Once I began using oils the colour became less muted and more vibrant, https://mablijen.wordpress.com/2014/11/05/section-of-cezanne-landscape-using-oils/
Not only did Marrakech allow me to appreciate the importance of colour but also the importance of narrative. I decided I wanted to document the human form however I want to apply cezanne’s ideas of making nature into art to my realisation of the human figure. Using directional brushmarks, tonal modulation of similar colour, contrasting view points. I also wanted to represent truth through showing the movement of the figure through the visceral quality of paint, I added a spectrogel to the paint to give the medium more substance. https://mablijen.wordpress.com/2015/06/09/distorted-figures-and-the-visceral-quality-of-paint/
Also known as hot wax painting it is a process that involves using heated beeswax to which colored pigments are added. The liquid or paste is then applied to a surface—usually prepared wood or canvas. The simplest encaustic mixture can be made from adding pigments to beeswax, but there are several other recipes that can be used—some containing other types of waxes, damar resin, linseed oil, or other ingredients. Pure, powdered pigments can be used, though some mixtures use oil paints or other forms of pigment. I think this process will be an effective method of thickening my medium and give more substance to expressive brush marks, my intention is that using this medium will allow my figures to have a visceral quality of motion and distorted perspective but also give that narrative quality that seems to be lacking in the works of Cezanne.
I decided to look at Cecily brown as I wanted to experiment with my choice of media when painting figures, although she succeeds in creating total harmony within her composition and the barrier between the subject and background are totally abstracted unlike Cezanne her paintings are full of a human presence. The artist uses bold and expressive brush work, there is clear influence from Willem de kooning and Bacon. The thick visceral quality of the paint she uses gives her work movement and fluidity. Sexuality and attraction are important themes in her work, which she explores through semi-figurative and abstract means. Im immediately drawn to the confrontational nature of her composition and if I want to explore Cezanne but push that sense of human presence I believe I need to exaggerate that sense of movement and work with a thicker and fleshier medium.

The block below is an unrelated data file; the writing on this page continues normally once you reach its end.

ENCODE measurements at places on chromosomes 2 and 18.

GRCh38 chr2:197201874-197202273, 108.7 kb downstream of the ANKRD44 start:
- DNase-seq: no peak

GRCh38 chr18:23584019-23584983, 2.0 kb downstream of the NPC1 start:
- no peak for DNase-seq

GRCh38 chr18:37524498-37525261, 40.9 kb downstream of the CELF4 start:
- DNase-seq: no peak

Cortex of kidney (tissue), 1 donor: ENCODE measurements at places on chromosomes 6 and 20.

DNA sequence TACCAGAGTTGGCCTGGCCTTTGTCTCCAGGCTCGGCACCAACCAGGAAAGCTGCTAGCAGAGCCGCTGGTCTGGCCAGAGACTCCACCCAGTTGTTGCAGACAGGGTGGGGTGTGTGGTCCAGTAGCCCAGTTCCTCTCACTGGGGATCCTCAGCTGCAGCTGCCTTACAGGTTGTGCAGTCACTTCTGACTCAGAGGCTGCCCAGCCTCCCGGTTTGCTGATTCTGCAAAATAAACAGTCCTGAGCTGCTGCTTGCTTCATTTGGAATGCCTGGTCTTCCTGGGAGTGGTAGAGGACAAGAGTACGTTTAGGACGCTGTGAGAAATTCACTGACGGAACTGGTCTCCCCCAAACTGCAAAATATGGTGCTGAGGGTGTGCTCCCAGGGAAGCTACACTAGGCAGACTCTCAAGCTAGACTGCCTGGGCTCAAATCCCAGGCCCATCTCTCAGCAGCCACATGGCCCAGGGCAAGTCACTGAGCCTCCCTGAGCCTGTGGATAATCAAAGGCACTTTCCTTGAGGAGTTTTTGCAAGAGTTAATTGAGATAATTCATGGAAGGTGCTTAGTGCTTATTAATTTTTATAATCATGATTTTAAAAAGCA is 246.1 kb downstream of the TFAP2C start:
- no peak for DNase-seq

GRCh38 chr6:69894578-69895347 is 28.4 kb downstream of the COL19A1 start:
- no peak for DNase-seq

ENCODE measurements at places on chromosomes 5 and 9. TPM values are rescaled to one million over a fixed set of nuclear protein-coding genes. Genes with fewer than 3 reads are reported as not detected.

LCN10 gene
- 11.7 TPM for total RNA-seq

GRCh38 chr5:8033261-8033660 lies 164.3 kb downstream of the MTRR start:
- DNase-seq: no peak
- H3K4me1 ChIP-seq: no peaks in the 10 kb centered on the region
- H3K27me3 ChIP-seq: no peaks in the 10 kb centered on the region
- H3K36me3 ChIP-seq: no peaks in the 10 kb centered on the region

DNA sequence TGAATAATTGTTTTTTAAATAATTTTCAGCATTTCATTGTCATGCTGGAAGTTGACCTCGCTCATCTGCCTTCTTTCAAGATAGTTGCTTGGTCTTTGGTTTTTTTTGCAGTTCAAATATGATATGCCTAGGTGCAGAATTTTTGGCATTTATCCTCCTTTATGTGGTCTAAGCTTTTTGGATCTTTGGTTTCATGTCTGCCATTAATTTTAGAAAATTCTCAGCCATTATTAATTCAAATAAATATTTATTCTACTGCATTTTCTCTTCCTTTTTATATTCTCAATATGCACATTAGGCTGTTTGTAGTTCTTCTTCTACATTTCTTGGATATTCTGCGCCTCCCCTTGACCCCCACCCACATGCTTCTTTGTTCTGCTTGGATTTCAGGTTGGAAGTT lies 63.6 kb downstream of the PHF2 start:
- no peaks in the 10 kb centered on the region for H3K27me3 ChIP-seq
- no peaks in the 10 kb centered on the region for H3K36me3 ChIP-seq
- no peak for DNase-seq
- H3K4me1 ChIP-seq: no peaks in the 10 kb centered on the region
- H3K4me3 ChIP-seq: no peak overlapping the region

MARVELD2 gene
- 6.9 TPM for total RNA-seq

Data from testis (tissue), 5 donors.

It was suggested that I look at Baselitz work. In the 1970s, Baselitz was part of a group of Neo-Expressionist German artists, occasionally identified as “Neue Wilden,” focusing on deformation, the power of subject and the vibrancy of the colors. He became famous for his upside-down images. He is seen as a revolutionary painter as he draws the viewer’s attention to his works by making them think and sparking their interest. The subjects of the paintings don’t seem to be as significant as the work’s visual insight. Throughout his career, Baselitz has varied his style, ranging from layering substances to his style, since the 1990s, which focuses more on lucidity and smooth changes. I find this helpful because its another interpretation on how we see perspective and how artists break down forms within nature. The artist also used to paint upside down which is something to consider when working in order to concentrate on the piece as a whole image and separate the notion that you are painting many forms within a composition. There are still strong links with Cezanne, we can see tonal modulation of colour to create monumental forms.